“My motto is ‘life’s too short to play by the rules.’”
“My motto is ‘between two evils, I’ll take the one I haven’t tried.’”
About a mile before Nadine’s unmoving vehicle, Randy slammed on the brakes. “There it is,” he said to no one in particular, pointing in the direction of a construction site.
The Moreno boys were in the process of restoring this old tavern, they told her. A former house of ill repute, its legendary status had inspired them to bring back its glory days. As if the building knew it was the subject of conversation it spontaneously shuddered, and a mass of packed snow fell at its plastic-sheeted entrance.
“There goes ol’ Blue Bill,” Randy said.
Apparently, back in the 1800s, a guy named Bill had won the deed to the place in a poker game. Before he could collect, the owner shot him in the back.
“They say he haunts the property to this day. He doesn’t want anyone else to own it, see. That’s why we got it so cheap.”
“What are you gonna call it?” Nadine asked.
“Dead Man’s Hand.”
Looking back now, Nadine regretted the way she’d related that whole adventure to her friends back in Seattle. “I kept one hand on the door latch the whole time,” she’d told her audience. Though in truth she had liked Randy and Wayne, had even promised she’d come have a beer at Dead Man’s Hand as soon as she turned 21.
But she’d never made it.
Now she pulled into the dusty lot and shut off the engine, imagining what it might be like to see them again. They’d be proud of her. She’d made a long career out of advancing the cause of outcasts and misfits like them. It started when she curated a show for a local graffiti artist in 1999.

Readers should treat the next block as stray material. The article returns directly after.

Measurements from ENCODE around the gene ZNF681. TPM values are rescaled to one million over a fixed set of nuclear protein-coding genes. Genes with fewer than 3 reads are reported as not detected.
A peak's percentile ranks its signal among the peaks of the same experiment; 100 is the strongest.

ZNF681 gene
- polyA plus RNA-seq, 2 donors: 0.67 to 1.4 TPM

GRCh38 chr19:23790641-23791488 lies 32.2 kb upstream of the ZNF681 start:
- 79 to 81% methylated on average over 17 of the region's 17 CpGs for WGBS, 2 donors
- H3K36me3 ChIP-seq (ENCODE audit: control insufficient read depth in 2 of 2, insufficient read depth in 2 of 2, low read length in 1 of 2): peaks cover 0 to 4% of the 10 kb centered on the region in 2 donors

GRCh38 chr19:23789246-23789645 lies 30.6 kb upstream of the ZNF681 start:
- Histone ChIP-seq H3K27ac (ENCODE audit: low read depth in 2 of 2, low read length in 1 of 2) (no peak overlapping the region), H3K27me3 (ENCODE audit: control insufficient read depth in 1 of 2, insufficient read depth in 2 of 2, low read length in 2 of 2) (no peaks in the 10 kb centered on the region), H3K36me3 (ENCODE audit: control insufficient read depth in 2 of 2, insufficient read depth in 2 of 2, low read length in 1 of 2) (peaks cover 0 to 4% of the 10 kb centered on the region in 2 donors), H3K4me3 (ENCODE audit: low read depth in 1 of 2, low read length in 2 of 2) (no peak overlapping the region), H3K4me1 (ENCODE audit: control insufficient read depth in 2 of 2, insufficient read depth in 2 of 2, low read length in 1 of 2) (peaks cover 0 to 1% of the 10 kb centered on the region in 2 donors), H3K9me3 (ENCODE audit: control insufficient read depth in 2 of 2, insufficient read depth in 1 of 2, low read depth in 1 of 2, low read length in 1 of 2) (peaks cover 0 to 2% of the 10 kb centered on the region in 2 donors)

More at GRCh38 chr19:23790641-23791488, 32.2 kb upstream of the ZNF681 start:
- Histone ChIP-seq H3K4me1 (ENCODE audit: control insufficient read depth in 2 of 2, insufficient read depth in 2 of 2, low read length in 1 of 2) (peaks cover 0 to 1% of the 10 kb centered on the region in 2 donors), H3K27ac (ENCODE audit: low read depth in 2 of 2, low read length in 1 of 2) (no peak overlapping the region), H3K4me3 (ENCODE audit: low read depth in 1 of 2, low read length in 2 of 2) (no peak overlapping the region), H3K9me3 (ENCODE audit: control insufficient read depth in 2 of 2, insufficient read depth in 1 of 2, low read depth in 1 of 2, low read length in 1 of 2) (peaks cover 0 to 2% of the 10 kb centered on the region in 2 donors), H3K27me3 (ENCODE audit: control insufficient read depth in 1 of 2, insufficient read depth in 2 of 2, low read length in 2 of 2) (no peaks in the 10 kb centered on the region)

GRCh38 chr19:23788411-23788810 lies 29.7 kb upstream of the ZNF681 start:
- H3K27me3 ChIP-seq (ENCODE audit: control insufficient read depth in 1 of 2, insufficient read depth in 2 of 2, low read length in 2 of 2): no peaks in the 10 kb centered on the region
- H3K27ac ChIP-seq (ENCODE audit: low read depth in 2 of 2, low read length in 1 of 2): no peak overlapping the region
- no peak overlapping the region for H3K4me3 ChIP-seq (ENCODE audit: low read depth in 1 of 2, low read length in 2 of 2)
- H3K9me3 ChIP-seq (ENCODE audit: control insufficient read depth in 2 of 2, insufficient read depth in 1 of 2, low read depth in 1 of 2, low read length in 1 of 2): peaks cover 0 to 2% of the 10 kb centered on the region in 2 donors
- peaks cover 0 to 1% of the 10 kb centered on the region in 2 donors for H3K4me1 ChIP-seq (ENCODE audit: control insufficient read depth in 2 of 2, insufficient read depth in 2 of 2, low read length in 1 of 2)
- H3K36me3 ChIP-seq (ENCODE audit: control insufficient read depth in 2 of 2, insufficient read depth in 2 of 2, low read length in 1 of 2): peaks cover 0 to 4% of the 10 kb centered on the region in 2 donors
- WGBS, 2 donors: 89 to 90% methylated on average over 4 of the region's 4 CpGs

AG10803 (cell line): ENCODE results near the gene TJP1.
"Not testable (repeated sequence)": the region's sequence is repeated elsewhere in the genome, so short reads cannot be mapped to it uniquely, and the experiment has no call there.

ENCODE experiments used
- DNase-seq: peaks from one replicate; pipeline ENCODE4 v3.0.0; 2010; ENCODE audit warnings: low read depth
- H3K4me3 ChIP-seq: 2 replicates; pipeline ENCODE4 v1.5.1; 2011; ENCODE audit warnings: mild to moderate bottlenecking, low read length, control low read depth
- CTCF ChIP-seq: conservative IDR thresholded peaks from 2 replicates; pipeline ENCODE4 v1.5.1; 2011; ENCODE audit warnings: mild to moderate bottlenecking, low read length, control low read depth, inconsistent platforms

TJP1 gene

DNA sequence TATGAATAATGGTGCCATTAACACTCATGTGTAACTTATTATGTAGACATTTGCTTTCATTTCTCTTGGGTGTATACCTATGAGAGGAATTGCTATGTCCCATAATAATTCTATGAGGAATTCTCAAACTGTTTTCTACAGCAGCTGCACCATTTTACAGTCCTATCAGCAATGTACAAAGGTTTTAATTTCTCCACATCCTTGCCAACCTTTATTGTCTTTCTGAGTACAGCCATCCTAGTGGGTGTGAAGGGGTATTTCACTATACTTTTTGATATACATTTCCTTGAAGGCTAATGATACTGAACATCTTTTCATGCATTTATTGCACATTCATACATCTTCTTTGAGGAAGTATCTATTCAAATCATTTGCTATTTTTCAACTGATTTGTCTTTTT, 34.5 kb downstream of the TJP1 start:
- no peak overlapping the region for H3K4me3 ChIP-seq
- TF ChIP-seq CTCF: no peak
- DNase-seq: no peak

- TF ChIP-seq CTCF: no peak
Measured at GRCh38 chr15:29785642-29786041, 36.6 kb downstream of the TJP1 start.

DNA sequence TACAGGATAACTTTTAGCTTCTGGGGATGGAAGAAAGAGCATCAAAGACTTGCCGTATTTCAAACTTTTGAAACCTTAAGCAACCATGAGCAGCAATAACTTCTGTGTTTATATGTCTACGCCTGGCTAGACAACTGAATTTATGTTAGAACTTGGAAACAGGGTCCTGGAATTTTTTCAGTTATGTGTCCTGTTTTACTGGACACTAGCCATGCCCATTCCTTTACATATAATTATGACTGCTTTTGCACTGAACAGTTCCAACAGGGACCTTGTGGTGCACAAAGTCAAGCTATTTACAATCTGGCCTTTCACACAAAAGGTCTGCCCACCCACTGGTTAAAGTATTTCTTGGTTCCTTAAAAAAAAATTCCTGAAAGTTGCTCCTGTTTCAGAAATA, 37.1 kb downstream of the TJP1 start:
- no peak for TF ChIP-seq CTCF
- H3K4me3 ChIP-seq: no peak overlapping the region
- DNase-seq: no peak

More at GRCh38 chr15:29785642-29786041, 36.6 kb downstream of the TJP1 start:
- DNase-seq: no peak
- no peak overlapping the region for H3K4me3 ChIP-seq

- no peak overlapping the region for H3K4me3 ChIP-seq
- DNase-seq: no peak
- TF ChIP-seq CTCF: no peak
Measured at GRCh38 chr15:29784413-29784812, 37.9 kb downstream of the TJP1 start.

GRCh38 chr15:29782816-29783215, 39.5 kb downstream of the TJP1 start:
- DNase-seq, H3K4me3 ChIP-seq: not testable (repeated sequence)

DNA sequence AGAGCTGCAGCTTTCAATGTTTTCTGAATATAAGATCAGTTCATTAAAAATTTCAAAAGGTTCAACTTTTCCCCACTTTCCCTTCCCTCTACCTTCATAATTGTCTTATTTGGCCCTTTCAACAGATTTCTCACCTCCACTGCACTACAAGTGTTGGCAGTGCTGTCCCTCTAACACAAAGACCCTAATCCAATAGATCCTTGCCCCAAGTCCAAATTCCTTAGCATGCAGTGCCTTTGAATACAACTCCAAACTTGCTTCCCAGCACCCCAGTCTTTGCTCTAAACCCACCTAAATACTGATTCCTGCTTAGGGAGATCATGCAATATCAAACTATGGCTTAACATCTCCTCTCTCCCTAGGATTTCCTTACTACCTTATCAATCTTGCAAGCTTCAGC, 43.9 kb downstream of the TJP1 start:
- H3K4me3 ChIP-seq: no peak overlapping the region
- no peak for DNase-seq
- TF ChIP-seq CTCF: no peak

The show was a huge success, and it made the artist a rich celebrity— a rich celebrity who now complained that the commissioned murals he did for the city lacked the urgency of his earlier works.
After that, she’d gotten a job at an auction house and met Doug. Doug now spent 10 hours a day chatting online with the other members of his support group for internet gaming addicts.
On second thought, maybe a reunion wasn’t necessary.
She grabbed her camera bag and got out, arching her back and inhaling the pine-scented air. A loud bang frightened her; There goes ol’ Blue Bill, she thought, but it was a massive chunk of hail hitting a tin bucket. She didn’t get back in the car right away; first she angled her face upward and let the prickly ice balls sting her cheeks. In a single lightning flash, she saw the outline of a spooked horse rearing up against the night sky.